pathogen have either low sensitivity and/or specificity. ELISA also has ability
to detect enteric pathogens even at low concentrations (Selim
et al., 1991; Kelkar et al., 2004).
The antigen capture ELISA type is regarded as diagnostic test of choice for
BCoV detection (Boileau and Kapil, 2010). The prevalence
rate, as tested by commercially available ELISA kit, at Raebareli and Bareilly
districts of Uttar Pradesh state was recorded for bovine coronavirus as 13.64
and 13.23%, respectively, in clinical cases and 27.27% in dead cases from Bareilly
region. The overall prevalence of BCoV in both Raebareli and Bareilly district
as detected by ELISA was 14.85%, which is similar with earlier reported virus
prevalence of 14% (Reynolds et al., 1986), 20%
(Bordas et al., 1985) and 20% (Vanamayya,
1990). However, Dash et al. (2012) recently
reported a comparatively lower BCoV prevalence rate of 4.76% in Mathura and
its adjacent regions of Uttar Pradesh. In our study, a higher incidence of 27.27%
was recorded in dead cases from post mortem facility indicating that BCoV plays
an important role in causing the calf diarrhea and the associated mortality
as suggested by several workers (Rai and Singh, 1983,
1986; Khan and Khan, 1991; Boileau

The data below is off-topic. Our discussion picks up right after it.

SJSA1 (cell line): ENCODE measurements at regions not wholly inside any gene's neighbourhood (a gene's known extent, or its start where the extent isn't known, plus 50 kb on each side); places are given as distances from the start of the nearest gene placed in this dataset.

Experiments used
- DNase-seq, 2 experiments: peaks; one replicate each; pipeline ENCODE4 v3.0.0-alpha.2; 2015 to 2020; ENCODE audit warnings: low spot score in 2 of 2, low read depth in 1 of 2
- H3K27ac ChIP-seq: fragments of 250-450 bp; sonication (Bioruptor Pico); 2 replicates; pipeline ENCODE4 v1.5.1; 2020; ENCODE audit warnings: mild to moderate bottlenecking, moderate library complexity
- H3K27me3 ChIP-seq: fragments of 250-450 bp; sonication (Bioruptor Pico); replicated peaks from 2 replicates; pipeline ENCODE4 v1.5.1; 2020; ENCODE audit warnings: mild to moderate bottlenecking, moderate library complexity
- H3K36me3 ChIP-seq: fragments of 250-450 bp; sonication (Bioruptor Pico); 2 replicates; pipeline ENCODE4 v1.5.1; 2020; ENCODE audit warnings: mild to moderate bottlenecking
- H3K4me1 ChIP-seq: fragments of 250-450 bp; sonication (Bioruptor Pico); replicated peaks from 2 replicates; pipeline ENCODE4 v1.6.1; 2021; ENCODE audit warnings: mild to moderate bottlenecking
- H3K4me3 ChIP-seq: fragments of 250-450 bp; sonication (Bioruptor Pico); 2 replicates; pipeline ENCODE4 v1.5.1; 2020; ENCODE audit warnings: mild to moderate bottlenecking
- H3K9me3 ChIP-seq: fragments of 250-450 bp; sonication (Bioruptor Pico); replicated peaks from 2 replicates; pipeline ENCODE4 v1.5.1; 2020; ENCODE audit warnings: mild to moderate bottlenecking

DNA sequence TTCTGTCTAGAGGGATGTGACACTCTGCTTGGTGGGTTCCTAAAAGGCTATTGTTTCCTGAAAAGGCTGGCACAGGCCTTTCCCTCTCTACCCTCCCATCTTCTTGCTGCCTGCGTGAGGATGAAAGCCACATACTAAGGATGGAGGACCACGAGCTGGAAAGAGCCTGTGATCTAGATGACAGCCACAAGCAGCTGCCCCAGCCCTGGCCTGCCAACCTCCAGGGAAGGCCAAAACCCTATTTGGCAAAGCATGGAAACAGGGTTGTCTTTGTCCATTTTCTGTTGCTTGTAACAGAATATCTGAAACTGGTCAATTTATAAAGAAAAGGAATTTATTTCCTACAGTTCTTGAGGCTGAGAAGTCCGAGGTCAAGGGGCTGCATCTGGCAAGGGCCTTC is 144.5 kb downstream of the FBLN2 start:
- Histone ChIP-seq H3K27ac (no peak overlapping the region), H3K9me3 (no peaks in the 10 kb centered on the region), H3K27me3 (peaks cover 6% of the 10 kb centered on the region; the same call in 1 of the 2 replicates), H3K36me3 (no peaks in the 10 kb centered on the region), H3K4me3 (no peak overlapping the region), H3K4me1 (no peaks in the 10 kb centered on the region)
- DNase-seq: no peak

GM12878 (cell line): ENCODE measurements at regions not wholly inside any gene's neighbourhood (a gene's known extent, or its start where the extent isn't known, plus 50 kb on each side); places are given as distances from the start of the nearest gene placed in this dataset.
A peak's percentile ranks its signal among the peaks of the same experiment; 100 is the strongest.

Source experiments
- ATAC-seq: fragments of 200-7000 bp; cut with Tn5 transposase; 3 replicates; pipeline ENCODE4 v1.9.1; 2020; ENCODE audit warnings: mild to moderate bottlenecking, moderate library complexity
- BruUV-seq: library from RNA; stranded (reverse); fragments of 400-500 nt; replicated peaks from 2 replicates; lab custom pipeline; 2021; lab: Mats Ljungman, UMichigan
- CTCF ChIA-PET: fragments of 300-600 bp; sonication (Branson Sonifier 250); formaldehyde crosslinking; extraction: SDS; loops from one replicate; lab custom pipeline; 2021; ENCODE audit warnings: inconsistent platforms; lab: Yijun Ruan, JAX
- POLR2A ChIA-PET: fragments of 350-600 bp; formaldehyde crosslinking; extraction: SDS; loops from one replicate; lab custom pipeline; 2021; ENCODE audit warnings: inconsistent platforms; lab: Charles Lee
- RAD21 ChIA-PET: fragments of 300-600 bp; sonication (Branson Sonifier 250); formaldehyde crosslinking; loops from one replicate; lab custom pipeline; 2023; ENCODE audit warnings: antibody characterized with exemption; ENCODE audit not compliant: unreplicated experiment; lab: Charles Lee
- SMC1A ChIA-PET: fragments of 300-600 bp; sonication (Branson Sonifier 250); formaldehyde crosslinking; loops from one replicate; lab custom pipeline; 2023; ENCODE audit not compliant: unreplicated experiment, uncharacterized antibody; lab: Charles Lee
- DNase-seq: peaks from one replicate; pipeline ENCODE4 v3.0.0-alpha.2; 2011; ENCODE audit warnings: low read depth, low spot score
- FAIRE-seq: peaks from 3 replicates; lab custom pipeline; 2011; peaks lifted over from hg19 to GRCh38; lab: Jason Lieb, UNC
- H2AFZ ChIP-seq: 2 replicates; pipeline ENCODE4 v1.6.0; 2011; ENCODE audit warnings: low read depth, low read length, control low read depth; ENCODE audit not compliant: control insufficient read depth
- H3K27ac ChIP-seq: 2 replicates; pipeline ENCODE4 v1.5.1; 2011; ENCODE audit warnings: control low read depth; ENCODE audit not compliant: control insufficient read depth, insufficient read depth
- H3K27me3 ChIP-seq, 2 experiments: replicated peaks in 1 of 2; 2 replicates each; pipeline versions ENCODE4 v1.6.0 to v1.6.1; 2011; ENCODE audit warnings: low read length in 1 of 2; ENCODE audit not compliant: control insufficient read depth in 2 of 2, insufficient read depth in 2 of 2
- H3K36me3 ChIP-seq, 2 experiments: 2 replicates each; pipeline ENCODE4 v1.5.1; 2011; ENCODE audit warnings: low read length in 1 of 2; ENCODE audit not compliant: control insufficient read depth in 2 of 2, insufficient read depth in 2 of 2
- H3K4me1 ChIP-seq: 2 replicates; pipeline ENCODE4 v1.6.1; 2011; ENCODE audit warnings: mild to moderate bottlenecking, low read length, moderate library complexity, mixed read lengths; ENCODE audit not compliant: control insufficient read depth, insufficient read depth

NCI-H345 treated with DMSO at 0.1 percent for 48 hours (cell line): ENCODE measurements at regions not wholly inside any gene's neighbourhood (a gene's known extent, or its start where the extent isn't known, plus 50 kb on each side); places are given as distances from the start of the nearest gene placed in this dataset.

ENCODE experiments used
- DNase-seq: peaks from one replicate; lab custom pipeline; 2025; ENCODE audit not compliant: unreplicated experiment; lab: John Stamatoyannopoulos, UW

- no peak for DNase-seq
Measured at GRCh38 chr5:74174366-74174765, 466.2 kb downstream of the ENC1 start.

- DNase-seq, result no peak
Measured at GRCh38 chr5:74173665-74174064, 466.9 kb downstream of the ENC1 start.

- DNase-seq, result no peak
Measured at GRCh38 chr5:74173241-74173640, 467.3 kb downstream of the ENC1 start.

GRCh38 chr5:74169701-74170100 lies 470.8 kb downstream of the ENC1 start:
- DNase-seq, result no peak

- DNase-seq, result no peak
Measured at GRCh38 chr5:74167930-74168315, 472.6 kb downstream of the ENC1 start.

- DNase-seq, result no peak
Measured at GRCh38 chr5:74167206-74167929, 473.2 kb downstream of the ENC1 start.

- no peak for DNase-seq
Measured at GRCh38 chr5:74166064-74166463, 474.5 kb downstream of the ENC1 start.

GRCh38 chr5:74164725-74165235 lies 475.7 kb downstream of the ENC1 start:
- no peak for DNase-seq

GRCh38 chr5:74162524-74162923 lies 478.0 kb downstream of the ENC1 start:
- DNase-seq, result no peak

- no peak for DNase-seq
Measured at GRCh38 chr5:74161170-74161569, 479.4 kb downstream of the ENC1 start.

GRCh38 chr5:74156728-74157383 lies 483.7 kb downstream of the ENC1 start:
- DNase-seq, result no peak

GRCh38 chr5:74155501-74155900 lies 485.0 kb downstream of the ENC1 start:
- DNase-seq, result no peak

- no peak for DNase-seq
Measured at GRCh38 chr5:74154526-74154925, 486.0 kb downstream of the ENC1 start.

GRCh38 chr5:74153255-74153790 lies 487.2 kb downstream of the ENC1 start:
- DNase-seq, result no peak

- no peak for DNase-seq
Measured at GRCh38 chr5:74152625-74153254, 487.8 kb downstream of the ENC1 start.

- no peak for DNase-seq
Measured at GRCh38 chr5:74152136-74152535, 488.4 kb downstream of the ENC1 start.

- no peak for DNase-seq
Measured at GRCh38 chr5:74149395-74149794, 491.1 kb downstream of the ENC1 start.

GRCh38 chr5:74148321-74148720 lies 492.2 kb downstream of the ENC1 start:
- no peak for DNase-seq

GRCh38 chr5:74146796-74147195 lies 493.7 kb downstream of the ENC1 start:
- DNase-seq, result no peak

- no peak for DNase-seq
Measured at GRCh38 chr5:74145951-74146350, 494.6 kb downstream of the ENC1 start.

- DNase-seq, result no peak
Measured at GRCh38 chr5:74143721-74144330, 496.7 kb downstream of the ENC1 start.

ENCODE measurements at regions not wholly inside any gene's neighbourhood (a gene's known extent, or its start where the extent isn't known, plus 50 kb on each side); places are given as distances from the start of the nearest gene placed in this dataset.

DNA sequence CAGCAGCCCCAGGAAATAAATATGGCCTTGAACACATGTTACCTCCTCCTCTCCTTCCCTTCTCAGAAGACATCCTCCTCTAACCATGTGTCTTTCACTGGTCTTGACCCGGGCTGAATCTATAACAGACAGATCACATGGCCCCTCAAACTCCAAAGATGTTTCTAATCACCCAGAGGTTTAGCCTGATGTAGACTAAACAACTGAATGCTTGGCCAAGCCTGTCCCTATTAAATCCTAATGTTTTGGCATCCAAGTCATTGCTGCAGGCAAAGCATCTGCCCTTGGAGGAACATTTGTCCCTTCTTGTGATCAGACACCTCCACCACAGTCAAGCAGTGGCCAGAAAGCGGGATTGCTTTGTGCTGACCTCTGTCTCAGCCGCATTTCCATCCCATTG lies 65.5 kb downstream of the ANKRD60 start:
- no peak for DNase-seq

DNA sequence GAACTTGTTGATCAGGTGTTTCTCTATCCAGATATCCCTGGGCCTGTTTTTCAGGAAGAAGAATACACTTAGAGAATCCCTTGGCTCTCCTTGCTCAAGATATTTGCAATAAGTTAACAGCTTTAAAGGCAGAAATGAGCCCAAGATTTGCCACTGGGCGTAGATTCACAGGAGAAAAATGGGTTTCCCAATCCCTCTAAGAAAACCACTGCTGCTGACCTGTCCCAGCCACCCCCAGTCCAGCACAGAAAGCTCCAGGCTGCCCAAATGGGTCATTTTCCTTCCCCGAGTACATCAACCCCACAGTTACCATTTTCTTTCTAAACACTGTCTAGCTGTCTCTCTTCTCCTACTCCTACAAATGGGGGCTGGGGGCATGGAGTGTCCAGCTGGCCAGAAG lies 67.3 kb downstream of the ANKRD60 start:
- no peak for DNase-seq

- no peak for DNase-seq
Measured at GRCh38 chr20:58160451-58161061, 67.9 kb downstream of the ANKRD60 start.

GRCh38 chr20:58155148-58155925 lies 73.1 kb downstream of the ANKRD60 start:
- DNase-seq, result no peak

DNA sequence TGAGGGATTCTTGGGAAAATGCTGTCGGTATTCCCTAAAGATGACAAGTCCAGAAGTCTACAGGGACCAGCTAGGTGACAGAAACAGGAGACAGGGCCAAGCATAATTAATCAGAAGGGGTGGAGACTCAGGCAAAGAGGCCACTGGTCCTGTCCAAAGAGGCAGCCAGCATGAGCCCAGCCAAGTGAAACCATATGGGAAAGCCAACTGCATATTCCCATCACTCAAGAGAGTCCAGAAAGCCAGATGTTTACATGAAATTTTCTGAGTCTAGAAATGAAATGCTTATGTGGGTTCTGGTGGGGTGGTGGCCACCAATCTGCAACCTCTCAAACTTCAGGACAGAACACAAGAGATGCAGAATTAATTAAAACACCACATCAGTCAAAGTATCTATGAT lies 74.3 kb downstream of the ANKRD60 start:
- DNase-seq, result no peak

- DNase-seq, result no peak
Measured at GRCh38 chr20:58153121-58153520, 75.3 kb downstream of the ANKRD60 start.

and Kapil, 2010). The pathological evaluation of these dead calves also
confirmed that BCoV affects multiple organ systems (Hansa,
In the present investigation, molecular tool of RT-PCR was also employed further
for rapid detection and confirmation of BCoV by targeting N gene. RT-PCR was
standardized selecting viral N gene based primers as it is conserved among BCoV
strains. The expected specific viral amplicons with sizes of 407 and 730 bp
were obtained confirming virus detection in clinical samples and were in agreement
with earlier reports (Tsunemitsu et al., 1999;
Cho et al., 2001; Khalili
and Morshedi, 2006). Out of total 101 samples, 20 (19.80%) were found positive
for BCoV as compared to 15 (14.85%) samples found positive by ELISA. It is of
significant importance to mention that all the ELISA tested fecal samples were
found positive by RT-PCR also. It is expected that RT-PCR assays can be used
for sensitive detection of BCoV in clinical samples as RT-PCR may detect BCoV-positive
animals that might otherwise be classified as BCoV-negative by ELISA or other
methods. The results support that RT-PCR is highly applicable in detecting BCoV
in clinically diarrheic calves and is more sensitive than ELISA for detecting
BCoV in fecal samples. A rapid, sensitive, confirmatory and timely detection
of BCoV infection by RT-PCR in calves, detecting even subclinical cases or within
their early or late course of illness or after re-infection when low level of
virus is being shed from intestines into the feces, is an essential approach
concerning epidemiological surveillance as it allows for the application of
suitable preventative measures prior to the emergence of diarrhea on a farm
(Cho et al., 2001; Boileau
and Kapil, 2010). To the best of our knowledge this report is first in its